LOUISVILLE, Ky. ⁠— Results from the first phase of the University of Louisville’s project to track COVID-19 in Metro Louisville show that precautionary measures worked in preventing the disease’s transmission among health care workers.

What You Need To Know

  • Study shows precautionary measures stopped spread of COVID-19 among health care workers

  • 1,372 UofL health care workers tested, will be tested again this summer

  • Co-Immunity Project will now test Jefferson County residents

Throughout May, Phase 1 of the Co-Immunity Project tested 1,372 health care workers at hospitals in the UofL Health system. Samples were collected by UofL’s Christina Lee Brown Envirome Institute and tested at UofL’s Regional Biocontainment Laboratory (RBL) at the Center for Predictive Medicine for Biodefense and Emerging Infectious Diseases (CPM).

The study found just two participants had an active infection of SARS-CoV-2, the virus that causes COVID-19. An additional 14 workers tested positive for antibodies, suggesting they've been exposed to the virus. Unfortunately, due to low amounts of blood in some samples, antibody levels could not be tested in 128 workers.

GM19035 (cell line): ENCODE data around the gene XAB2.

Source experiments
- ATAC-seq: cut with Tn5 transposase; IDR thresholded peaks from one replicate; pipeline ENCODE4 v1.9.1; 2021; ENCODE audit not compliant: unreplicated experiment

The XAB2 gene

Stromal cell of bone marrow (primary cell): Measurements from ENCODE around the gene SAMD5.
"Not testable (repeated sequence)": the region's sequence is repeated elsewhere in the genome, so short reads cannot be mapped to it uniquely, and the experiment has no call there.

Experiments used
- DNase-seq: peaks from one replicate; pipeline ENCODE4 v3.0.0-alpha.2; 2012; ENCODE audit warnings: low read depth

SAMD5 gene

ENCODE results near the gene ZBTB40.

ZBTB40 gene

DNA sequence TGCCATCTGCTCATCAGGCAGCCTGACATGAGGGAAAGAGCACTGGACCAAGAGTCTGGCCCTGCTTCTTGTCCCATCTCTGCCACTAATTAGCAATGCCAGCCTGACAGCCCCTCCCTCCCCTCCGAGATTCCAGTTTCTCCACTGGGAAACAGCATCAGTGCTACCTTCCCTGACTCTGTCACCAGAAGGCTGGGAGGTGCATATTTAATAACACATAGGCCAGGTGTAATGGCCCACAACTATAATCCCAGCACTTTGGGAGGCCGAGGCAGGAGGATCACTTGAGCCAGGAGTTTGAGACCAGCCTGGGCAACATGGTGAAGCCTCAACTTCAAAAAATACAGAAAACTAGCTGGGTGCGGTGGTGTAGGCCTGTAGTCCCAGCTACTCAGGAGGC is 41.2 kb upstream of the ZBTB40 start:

The Co-Immunity Project is a collaboration between the Louisville Healthcare CEO Council and the Brown Envirome Institute. The purpose of Phase I of the project is to test health care workers at Baptist HealthNorton Healthcare, and UofL Health systems to identify those who have been exposed to COVID-19 and determine how their body produced a response to such infection. This information will help identify potential donors of high-quality plasma for the treatment of patients with severe COVID-19 symptoms.

Interested health care workers collected their own blood and plasma samples and delivered them to researchers with the Brown Envirome Institute. The samples were then tested at the RBL. Results from Baptist Health and Norton Healthcare will be provided at a later date, but researchers say the results from workers at UofL Health facilities provide data that can be used to provide information about the pandemic and its effects.

“The type of precautions that we have been taking, particularly our healthcare workers with their equipment and with social distancing, have been working,” said Dr. Aruni Bhatnagar, the Brown Envirome Institute Director. “We have seen the results of it and that we have contained the spread of infection to low levels.”

Phase II of the Co-Immunity Project opened earlier in June to the community to sample 2,400 participants who live in different parts of Jefferson County and determine the prevalence of COVID-19 infection and immunity in the general population.

The project also will re-test health care workers across UofL Health in July to see whether the rates of infection and immunity have changed since May.